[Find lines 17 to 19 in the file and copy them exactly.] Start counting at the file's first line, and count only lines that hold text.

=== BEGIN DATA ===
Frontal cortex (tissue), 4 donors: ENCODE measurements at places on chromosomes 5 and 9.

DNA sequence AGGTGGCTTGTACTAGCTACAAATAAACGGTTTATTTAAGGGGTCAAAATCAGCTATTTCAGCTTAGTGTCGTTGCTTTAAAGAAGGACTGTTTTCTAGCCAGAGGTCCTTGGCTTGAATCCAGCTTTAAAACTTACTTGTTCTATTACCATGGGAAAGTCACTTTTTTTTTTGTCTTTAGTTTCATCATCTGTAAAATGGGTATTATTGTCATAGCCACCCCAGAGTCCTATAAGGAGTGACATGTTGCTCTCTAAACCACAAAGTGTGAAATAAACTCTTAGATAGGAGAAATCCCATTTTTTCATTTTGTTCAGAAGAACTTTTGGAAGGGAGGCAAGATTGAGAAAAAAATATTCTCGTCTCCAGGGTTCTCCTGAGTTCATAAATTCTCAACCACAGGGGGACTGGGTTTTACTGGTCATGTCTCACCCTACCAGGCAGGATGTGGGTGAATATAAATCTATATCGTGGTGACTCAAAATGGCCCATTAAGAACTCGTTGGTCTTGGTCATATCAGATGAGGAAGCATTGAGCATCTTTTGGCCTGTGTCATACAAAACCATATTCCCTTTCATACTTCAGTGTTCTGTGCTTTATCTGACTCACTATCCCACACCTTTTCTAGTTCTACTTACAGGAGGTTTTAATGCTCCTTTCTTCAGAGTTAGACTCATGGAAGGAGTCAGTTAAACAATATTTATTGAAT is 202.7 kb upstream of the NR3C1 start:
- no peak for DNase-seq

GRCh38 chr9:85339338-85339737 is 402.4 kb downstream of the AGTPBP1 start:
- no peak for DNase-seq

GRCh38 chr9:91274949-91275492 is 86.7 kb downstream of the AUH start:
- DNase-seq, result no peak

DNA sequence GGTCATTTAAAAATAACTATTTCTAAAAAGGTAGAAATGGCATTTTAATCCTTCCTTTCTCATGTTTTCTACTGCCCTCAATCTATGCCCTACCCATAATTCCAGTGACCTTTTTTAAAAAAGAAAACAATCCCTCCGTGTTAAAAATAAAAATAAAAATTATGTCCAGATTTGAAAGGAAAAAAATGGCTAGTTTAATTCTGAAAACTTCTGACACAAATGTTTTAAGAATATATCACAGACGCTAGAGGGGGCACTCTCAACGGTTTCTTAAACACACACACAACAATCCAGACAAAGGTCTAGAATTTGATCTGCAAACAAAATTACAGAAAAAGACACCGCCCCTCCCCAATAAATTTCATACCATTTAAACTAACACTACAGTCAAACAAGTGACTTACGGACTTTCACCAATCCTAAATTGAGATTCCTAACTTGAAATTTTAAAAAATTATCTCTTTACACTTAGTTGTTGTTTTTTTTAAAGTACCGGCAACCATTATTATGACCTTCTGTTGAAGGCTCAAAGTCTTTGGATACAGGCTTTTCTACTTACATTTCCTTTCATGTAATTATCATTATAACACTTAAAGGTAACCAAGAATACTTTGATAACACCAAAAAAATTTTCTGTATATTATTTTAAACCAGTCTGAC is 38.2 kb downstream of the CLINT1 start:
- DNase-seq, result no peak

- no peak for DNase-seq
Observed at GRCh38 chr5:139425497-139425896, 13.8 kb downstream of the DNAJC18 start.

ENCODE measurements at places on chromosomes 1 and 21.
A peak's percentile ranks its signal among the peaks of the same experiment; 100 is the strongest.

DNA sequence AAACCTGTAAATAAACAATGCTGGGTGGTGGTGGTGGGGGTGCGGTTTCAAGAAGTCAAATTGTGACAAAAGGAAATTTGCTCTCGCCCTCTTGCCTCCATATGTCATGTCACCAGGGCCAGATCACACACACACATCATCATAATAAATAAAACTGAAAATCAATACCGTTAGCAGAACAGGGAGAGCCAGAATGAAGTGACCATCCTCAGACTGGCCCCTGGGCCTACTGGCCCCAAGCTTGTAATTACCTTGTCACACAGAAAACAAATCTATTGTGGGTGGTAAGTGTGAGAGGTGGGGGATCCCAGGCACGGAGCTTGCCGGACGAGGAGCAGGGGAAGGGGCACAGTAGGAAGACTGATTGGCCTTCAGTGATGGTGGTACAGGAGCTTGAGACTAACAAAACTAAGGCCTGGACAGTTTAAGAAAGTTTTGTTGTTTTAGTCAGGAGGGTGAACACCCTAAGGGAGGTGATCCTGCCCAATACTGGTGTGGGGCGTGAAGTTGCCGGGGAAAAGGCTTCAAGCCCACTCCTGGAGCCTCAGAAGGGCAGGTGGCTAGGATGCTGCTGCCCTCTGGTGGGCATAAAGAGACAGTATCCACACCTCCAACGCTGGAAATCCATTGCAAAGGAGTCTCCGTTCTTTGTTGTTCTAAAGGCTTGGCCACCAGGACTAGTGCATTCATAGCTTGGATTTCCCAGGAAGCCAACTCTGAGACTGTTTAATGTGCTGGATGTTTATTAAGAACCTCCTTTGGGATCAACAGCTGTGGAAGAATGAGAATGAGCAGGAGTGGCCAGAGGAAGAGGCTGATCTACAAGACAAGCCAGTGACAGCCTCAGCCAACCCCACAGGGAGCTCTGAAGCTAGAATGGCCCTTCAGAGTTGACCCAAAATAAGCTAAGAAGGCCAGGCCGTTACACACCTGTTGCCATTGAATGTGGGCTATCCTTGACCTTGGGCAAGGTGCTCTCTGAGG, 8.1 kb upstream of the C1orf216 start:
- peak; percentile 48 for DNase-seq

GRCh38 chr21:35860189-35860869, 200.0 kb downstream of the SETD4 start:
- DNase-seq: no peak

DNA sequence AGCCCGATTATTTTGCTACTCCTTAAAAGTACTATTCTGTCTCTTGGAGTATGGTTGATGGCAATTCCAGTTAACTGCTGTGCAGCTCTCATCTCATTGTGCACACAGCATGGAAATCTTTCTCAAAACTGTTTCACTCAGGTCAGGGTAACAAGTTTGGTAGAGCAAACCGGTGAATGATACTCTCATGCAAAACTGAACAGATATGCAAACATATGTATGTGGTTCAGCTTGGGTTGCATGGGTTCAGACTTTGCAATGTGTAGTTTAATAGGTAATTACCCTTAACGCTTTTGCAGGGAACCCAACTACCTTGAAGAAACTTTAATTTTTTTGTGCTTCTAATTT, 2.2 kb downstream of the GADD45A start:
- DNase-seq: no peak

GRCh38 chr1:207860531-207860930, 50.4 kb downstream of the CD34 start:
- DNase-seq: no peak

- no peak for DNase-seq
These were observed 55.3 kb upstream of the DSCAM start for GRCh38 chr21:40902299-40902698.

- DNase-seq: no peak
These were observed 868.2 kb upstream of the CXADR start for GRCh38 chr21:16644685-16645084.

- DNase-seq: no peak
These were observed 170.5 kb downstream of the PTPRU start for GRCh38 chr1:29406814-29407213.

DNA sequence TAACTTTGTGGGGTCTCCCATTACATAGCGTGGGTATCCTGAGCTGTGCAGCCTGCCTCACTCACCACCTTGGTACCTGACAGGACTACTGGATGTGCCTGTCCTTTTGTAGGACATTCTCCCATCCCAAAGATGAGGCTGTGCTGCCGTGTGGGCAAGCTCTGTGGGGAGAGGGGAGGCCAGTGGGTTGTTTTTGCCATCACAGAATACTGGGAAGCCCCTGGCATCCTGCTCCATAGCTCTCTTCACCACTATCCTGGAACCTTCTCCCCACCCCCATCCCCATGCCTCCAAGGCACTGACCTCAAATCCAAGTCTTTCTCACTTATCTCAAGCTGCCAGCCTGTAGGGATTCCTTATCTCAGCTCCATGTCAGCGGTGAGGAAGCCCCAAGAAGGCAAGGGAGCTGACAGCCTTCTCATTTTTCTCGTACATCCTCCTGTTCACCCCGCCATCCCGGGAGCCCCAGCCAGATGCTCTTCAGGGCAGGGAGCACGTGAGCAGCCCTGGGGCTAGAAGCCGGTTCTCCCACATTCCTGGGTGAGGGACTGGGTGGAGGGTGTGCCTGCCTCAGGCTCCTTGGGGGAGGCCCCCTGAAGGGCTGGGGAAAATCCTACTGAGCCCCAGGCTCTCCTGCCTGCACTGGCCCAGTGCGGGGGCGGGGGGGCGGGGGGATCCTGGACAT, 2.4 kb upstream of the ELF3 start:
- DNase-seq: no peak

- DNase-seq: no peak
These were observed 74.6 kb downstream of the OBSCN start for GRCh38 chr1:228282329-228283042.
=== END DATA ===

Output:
- DNase-seq: no peak

DNA sequence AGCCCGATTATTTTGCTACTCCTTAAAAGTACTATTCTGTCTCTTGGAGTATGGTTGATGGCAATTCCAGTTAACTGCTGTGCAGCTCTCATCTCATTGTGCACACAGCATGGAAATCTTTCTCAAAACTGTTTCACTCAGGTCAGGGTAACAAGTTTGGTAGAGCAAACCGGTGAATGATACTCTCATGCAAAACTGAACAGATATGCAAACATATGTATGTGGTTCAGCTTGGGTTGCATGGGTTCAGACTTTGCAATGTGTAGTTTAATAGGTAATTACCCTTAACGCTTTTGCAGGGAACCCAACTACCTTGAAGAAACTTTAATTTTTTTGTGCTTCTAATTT, 2.2 kb downstream of the GADD45A start:
- DNase-seq: no peak